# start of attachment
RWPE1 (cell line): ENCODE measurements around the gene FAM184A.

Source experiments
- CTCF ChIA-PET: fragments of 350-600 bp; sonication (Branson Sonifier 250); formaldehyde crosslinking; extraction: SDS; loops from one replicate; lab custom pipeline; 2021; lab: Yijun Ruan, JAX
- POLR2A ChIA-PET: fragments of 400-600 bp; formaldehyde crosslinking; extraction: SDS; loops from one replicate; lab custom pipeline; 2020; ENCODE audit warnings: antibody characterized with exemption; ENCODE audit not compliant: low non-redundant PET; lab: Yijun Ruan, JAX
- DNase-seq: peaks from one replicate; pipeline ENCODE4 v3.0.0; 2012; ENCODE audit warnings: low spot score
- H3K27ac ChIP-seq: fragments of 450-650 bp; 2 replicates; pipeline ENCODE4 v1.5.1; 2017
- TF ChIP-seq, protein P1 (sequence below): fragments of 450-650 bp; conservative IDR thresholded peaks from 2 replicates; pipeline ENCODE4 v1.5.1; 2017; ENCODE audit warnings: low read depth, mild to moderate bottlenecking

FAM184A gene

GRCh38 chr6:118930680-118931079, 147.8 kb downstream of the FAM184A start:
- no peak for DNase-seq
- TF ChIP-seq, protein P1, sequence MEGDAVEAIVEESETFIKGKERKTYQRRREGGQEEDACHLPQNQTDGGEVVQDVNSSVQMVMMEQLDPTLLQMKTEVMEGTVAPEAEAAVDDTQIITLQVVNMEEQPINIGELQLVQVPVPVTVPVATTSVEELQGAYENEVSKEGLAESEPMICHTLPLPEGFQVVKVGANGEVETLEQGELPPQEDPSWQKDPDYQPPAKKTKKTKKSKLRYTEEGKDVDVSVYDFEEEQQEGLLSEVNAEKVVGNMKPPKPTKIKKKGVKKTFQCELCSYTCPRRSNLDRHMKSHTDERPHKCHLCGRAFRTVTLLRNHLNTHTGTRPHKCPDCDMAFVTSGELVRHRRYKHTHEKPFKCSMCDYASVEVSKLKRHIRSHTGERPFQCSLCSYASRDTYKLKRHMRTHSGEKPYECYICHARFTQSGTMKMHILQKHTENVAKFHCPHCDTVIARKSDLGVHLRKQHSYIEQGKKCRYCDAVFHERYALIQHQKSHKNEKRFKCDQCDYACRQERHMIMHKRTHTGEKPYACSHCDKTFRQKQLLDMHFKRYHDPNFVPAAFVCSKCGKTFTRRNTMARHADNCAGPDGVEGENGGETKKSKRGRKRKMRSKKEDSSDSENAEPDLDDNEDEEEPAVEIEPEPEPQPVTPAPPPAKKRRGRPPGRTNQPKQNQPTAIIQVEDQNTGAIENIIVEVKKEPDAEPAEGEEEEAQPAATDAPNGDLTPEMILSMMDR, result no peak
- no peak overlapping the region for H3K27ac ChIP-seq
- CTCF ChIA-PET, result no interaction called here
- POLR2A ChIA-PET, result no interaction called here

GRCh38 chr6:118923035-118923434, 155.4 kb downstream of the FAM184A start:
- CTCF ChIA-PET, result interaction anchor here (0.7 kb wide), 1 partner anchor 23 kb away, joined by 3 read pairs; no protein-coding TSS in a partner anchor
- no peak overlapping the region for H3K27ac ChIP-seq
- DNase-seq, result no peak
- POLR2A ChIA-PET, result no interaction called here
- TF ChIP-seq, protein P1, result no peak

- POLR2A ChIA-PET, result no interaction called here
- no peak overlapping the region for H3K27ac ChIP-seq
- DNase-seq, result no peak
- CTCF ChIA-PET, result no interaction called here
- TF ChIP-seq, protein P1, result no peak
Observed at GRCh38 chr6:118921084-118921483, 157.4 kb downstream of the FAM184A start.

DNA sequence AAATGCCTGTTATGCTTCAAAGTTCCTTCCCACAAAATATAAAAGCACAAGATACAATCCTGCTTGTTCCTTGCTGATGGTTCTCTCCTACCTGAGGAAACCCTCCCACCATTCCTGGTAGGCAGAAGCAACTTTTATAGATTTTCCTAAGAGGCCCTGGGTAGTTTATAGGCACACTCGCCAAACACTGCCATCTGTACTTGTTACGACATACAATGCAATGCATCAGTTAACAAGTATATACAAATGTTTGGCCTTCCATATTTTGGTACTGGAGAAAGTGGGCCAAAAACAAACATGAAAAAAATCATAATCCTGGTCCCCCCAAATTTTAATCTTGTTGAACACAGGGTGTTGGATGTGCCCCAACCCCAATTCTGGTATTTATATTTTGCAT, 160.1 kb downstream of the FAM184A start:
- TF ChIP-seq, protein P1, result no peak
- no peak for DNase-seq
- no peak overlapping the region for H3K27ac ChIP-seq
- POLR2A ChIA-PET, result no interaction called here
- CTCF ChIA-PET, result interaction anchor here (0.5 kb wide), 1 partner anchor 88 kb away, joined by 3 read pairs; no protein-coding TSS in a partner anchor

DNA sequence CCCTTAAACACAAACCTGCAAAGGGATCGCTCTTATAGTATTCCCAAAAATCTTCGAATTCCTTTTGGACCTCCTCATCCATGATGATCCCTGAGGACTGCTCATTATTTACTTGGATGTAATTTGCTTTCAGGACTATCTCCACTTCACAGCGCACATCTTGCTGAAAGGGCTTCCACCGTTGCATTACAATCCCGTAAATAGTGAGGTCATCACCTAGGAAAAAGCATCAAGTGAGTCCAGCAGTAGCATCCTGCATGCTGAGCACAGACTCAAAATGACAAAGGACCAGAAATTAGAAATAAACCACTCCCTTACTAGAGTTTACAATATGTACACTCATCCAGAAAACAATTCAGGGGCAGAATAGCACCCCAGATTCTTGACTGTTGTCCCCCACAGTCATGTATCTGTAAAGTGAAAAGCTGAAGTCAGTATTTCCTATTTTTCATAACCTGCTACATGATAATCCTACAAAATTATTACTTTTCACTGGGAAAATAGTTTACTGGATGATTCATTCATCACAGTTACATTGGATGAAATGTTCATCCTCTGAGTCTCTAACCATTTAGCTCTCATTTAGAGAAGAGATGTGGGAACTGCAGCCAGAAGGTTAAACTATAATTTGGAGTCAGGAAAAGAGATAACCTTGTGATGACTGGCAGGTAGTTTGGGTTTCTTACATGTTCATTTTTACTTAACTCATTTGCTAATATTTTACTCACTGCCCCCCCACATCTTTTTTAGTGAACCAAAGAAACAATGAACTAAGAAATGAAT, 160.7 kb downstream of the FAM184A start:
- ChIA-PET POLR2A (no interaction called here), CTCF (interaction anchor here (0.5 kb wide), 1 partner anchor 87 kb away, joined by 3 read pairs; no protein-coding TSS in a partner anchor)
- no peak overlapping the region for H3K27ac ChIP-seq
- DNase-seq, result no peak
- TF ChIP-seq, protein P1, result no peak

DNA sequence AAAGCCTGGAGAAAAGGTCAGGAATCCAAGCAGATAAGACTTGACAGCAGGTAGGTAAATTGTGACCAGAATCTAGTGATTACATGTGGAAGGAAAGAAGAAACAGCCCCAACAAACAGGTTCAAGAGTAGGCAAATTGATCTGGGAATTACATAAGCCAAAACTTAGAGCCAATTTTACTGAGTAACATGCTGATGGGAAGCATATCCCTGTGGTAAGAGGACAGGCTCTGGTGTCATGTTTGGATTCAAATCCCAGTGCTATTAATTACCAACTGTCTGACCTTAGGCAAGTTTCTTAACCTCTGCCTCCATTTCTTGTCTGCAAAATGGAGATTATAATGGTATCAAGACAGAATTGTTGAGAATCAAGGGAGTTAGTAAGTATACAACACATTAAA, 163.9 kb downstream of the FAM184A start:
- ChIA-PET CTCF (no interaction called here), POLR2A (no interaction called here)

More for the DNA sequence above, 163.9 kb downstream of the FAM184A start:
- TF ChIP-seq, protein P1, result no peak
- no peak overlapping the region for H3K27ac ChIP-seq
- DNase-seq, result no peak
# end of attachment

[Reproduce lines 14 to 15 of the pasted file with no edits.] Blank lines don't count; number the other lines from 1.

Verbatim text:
- POLR2A ChIA-PET, result no interaction called here

GRCh38 chr6:118923035-118923434, 155.4 kb downstream of the FAM184A start: